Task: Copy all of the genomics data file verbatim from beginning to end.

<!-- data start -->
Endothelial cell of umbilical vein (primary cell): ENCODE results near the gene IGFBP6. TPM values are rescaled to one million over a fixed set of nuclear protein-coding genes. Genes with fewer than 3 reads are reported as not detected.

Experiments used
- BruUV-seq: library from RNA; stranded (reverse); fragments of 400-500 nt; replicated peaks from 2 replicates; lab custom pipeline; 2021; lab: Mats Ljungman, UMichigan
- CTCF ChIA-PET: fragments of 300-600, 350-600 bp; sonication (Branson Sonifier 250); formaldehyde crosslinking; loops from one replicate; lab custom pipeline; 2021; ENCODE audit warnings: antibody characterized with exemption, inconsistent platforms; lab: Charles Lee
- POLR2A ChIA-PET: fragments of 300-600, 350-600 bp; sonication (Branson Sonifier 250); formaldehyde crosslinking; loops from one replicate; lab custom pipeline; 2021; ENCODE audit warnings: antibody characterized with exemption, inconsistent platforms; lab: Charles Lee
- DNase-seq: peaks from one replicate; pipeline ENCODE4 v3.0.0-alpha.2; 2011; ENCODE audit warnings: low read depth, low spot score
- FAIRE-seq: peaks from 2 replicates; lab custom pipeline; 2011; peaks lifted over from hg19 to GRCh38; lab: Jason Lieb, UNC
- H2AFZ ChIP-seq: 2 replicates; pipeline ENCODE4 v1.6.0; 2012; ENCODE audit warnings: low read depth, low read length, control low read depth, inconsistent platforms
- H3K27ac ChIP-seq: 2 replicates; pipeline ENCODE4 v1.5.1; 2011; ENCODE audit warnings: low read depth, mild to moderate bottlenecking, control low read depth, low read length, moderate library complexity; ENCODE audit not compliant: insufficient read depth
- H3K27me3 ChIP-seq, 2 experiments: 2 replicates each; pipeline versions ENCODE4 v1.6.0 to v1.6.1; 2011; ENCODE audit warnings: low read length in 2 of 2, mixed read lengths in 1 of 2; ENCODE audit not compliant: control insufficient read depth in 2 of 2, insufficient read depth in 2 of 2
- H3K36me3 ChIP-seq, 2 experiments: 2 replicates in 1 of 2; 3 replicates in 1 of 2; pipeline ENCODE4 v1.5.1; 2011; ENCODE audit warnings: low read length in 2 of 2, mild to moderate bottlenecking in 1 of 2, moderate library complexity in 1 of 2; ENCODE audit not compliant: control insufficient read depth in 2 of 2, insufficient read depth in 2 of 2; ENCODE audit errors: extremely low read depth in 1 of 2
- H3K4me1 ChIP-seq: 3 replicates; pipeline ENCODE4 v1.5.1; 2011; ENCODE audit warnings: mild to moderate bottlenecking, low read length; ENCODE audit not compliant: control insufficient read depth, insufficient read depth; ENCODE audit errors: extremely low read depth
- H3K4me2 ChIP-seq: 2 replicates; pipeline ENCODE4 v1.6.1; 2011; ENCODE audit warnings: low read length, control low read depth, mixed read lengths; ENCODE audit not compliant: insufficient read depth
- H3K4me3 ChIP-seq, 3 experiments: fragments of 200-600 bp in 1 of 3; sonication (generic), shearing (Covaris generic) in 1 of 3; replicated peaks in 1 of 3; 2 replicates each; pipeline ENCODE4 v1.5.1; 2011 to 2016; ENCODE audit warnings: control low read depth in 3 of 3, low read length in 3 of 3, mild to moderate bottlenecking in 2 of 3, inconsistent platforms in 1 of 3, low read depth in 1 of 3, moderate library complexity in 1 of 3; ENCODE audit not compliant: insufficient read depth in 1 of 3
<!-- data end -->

Endothelial cell of umbilical vein (primary cell): ENCODE results near the gene IGFBP6. TPM values are rescaled to one million over a fixed set of nuclear protein-coding genes. Genes with fewer than 3 reads are reported as not detected.

Experiments used
- BruUV-seq: library from RNA; stranded (reverse); fragments of 400-500 nt; replicated peaks from 2 replicates; lab custom pipeline; 2021; lab: Mats Ljungman, UMichigan
- CTCF ChIA-PET: fragments of 300-600, 350-600 bp; sonication (Branson Sonifier 250); formaldehyde crosslinking; loops from one replicate; lab custom pipeline; 2021; ENCODE audit warnings: antibody characterized with exemption, inconsistent platforms; lab: Charles Lee
- POLR2A ChIA-PET: fragments of 300-600, 350-600 bp; sonication (Branson Sonifier 250); formaldehyde crosslinking; loops from one replicate; lab custom pipeline; 2021; ENCODE audit warnings: antibody characterized with exemption, inconsistent platforms; lab: Charles Lee
- DNase-seq: peaks from one replicate; pipeline ENCODE4 v3.0.0-alpha.2; 2011; ENCODE audit warnings: low read depth, low spot score
- FAIRE-seq: peaks from 2 replicates; lab custom pipeline; 2011; peaks lifted over from hg19 to GRCh38; lab: Jason Lieb, UNC
- H2AFZ ChIP-seq: 2 replicates; pipeline ENCODE4 v1.6.0; 2012; ENCODE audit warnings: low read depth, low read length, control low read depth, inconsistent platforms
- H3K27ac ChIP-seq: 2 replicates; pipeline ENCODE4 v1.5.1; 2011; ENCODE audit warnings: low read depth, mild to moderate bottlenecking, control low read depth, low read length, moderate library complexity; ENCODE audit not compliant: insufficient read depth
- H3K27me3 ChIP-seq, 2 experiments: 2 replicates each; pipeline versions ENCODE4 v1.6.0 to v1.6.1; 2011; ENCODE audit warnings: low read length in 2 of 2, mixed read lengths in 1 of 2; ENCODE audit not compliant: control insufficient read depth in 2 of 2, insufficient read depth in 2 of 2
- H3K36me3 ChIP-seq, 2 experiments: 2 replicates in 1 of 2; 3 replicates in 1 of 2; pipeline ENCODE4 v1.5.1; 2011; ENCODE audit warnings: low read length in 2 of 2, mild to moderate bottlenecking in 1 of 2, moderate library complexity in 1 of 2; ENCODE audit not compliant: control insufficient read depth in 2 of 2, insufficient read depth in 2 of 2; ENCODE audit errors: extremely low read depth in 1 of 2
- H3K4me1 ChIP-seq: 3 replicates; pipeline ENCODE4 v1.5.1; 2011; ENCODE audit warnings: mild to moderate bottlenecking, low read length; ENCODE audit not compliant: control insufficient read depth, insufficient read depth; ENCODE audit errors: extremely low read depth
- H3K4me2 ChIP-seq: 2 replicates; pipeline ENCODE4 v1.6.1; 2011; ENCODE audit warnings: low read length, control low read depth, mixed read lengths; ENCODE audit not compliant: insufficient read depth
- H3K4me3 ChIP-seq, 3 experiments: fragments of 200-600 bp in 1 of 3; sonication (generic), shearing (Covaris generic) in 1 of 3; replicated peaks in 1 of 3; 2 replicates each; pipeline ENCODE4 v1.5.1; 2011 to 2016; ENCODE audit warnings: control low read depth in 3 of 3, low read length in 3 of 3, mild to moderate bottlenecking in 2 of 3, inconsistent platforms in 1 of 3, low read depth in 1 of 3, moderate library complexity in 1 of 3; ENCODE audit not compliant: insufficient read depth in 1 of 3